Decreased enrollment leaves vacancies

By Jayna Ronayne

Decreased enrollment this semester has led to a high number of vacancies in NIU residence halls.

Jack Felver, NIU associate director of housing, said the planned cutback in enrollment led to the open spaces.

Associate Director of Admissions Bob Burk said the decrease in freshmen and new transfer students was a result of NIU President John La Tourette’s directing the university to reduce admissions this year. Last semester, La Tourette announced plans to reduce enrollment by about 600 students this fall.

“As far as I can tell, there are approximately 200 spaces open,” Felver said.

“The original plan was to decrease the number of new students by 400,” Burk said. “It was a planned reduction … housing knew of it, too, and if they’re only down 200, then they’re ahead of the game.”

Gregory Post, an officer of the Residence Hall Association, also said the reason for the open spaces was a “direct result of the decision to cut enrollment.”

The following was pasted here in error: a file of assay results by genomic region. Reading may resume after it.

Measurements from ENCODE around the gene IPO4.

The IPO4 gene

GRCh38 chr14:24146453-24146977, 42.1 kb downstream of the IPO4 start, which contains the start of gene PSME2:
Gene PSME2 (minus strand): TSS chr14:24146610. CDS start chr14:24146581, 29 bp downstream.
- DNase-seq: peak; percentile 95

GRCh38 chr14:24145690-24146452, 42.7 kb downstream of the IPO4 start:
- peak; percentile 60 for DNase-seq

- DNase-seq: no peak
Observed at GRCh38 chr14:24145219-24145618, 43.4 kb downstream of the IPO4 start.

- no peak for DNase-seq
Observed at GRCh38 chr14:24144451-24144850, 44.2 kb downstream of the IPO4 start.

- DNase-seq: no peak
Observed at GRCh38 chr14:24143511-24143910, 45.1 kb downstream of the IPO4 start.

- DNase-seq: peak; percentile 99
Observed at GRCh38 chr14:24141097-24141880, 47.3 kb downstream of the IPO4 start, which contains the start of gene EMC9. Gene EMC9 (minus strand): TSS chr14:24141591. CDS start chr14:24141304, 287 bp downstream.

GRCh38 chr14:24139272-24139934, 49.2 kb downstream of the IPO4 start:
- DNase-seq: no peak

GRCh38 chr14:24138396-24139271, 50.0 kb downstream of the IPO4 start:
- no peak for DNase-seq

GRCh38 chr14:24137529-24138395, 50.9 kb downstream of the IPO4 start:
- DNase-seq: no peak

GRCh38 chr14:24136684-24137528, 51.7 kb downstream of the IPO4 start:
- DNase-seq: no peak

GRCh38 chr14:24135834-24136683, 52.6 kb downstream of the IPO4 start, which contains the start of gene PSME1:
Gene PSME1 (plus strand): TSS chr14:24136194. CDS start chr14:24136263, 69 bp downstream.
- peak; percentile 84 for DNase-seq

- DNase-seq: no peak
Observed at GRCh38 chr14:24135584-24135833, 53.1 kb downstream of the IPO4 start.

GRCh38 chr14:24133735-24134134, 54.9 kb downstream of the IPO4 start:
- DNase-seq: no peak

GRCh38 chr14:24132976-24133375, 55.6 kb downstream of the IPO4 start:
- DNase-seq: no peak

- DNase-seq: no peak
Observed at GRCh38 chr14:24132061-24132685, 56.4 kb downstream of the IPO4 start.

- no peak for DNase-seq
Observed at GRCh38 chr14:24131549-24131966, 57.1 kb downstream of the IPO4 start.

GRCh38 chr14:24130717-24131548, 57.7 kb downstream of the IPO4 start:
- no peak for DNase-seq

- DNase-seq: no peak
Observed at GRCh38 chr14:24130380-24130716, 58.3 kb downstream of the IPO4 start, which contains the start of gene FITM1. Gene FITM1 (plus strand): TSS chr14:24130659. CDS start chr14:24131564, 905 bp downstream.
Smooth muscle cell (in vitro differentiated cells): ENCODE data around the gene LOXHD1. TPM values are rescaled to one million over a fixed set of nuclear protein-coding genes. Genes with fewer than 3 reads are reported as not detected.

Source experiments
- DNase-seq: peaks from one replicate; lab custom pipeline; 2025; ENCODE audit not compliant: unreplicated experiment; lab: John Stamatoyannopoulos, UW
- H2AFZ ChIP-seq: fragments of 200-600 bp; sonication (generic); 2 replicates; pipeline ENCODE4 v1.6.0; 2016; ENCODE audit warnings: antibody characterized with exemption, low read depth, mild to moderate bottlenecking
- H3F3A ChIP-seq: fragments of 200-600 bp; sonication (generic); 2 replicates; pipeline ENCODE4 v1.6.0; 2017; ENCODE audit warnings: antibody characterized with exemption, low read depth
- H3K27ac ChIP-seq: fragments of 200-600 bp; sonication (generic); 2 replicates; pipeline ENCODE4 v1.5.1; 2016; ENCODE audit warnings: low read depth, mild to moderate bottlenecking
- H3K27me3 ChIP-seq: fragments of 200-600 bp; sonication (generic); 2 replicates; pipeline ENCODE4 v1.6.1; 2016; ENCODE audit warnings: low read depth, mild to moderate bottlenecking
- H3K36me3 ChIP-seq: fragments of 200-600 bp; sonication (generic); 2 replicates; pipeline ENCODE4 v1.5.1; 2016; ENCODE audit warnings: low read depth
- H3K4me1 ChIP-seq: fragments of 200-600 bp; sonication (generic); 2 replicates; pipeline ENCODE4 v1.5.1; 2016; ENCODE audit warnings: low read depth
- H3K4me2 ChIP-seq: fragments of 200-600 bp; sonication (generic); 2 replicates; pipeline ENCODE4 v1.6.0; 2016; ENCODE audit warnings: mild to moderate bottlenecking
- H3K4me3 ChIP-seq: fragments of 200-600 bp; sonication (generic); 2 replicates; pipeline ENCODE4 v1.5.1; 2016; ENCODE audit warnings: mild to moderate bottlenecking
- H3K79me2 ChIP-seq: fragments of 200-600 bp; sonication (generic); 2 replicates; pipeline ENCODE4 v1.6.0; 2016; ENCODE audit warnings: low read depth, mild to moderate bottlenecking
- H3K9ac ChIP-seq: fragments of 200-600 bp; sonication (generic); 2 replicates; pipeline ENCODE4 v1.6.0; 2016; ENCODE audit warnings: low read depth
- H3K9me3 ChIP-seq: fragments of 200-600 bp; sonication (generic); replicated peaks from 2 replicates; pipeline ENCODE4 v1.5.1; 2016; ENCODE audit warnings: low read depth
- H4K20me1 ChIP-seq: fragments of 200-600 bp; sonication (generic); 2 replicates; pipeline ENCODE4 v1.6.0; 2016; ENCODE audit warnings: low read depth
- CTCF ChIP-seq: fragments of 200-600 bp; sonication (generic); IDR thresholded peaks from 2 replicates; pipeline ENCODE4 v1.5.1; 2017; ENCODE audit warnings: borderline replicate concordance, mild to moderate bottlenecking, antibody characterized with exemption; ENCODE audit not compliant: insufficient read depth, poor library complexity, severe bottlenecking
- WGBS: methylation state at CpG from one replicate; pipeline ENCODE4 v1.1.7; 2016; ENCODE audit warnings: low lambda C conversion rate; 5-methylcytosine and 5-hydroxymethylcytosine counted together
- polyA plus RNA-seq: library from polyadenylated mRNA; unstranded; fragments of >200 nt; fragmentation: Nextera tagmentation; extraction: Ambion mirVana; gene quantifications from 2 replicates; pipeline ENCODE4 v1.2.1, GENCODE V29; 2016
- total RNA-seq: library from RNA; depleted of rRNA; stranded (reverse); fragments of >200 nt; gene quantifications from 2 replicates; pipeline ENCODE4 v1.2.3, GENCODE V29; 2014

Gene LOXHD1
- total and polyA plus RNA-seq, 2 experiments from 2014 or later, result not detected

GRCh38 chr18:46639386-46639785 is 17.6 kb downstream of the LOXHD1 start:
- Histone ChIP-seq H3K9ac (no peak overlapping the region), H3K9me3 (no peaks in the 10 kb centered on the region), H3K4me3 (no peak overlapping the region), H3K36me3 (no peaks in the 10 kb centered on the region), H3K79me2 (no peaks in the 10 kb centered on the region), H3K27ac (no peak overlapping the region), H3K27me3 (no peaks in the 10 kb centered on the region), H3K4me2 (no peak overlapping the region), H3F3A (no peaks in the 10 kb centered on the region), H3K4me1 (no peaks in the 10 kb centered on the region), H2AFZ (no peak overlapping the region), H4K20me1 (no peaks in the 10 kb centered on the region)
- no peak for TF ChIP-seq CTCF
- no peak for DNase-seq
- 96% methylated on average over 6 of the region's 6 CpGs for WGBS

“We are down considerably,” he said, “but it was expected and we prepared for it.”

The vacancies have left some students with unrequested single rooms, which wastes space and could wind up costing NIU money. NIU’s solution is to create more singles. “A couple weeks down the line, we will be offering more single rooms to students,” he said.

However, this will also force students to move in with each other, creating the additional singles, or to pay the price difference between a double and a single room. The forced moves would cause inconvenience to students and possibly could have been avoided when room assignments were initially figured out.

A double room runs about $1400-$1500 a semester, depending on meal plan. Singles cost an additional amount, about $400.

Burk also said the actual decrease in enrollment was not available at this time because “students are still registering, and it’s hard to tell during the first week. You have to allow those moving in to move in, and those who are leaving to leave.”

As for the official figures on the reduction in students, Burk said, “There is a report made to the state after the first week, but the official report will be within the first four weeks of school.”